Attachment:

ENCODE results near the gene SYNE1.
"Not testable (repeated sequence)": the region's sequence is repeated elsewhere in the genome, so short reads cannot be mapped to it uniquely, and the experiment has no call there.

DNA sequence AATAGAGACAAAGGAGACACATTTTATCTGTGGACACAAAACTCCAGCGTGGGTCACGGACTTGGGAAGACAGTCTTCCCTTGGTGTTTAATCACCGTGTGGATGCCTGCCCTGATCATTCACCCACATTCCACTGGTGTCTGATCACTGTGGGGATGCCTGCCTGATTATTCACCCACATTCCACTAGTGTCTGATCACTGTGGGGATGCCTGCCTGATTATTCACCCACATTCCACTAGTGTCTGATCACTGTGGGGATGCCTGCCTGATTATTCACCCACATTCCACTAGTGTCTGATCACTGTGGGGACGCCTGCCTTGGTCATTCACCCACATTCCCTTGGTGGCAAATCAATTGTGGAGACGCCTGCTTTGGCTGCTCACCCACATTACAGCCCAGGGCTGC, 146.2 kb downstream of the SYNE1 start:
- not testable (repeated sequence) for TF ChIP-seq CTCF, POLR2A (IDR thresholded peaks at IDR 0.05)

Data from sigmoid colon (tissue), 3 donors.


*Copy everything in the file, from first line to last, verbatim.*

ENCODE results near the gene SYNE1.
"Not testable (repeated sequence)": the region's sequence is repeated elsewhere in the genome, so short reads cannot be mapped to it uniquely, and the experiment has no call there.

DNA sequence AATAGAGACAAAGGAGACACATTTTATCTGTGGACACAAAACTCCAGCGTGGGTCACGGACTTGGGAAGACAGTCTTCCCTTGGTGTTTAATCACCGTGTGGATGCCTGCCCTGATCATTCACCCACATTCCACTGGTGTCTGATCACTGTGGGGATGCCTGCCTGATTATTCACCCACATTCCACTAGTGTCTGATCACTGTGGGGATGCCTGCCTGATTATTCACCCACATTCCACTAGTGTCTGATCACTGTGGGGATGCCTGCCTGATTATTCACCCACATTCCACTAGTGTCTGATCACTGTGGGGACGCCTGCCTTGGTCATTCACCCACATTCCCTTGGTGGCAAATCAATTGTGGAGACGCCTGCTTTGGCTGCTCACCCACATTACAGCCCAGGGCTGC, 146.2 kb downstream of the SYNE1 start:
- not testable (repeated sequence) for TF ChIP-seq CTCF, POLR2A (IDR thresholded peaks at IDR 0.05)

Data from sigmoid colon (tissue), 3 donors.